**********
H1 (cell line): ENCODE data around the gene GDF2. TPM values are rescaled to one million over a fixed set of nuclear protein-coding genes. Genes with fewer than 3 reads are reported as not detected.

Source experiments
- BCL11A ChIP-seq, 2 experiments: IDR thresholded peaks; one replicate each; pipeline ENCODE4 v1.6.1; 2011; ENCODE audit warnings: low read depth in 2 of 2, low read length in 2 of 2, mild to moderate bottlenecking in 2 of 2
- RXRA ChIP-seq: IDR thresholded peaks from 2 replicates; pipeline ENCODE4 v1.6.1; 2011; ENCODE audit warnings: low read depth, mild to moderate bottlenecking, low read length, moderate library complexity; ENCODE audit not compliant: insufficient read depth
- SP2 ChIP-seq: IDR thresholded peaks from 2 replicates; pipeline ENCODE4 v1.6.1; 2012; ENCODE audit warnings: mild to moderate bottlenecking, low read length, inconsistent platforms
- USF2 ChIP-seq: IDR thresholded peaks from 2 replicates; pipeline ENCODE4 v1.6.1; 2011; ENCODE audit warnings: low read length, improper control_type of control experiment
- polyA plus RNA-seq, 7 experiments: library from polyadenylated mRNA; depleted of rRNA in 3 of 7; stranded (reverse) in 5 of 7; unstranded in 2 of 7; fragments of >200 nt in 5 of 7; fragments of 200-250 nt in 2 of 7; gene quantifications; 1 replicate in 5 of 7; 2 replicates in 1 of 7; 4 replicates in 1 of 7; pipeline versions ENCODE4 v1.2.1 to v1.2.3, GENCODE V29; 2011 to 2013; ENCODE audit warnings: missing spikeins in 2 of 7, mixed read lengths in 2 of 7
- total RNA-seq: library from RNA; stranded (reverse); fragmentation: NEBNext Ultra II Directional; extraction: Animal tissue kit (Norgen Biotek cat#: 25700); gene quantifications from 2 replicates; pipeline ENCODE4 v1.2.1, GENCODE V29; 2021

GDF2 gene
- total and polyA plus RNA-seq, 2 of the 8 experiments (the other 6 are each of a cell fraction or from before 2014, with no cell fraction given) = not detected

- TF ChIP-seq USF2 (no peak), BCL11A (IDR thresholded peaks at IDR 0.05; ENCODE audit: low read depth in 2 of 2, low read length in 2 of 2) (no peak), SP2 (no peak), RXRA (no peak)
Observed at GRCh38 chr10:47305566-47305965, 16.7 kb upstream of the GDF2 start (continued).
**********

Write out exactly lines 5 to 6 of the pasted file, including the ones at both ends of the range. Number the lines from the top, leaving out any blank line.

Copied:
- SP2 ChIP-seq: IDR thresholded peaks from 2 replicates; pipeline ENCODE4 v1.6.1; 2012; ENCODE audit warnings: mild to moderate bottlenecking, low read length, inconsistent platforms
- USF2 ChIP-seq: IDR thresholded peaks from 2 replicates; pipeline ENCODE4 v1.6.1; 2011; ENCODE audit warnings: low read length, improper control_type of control experiment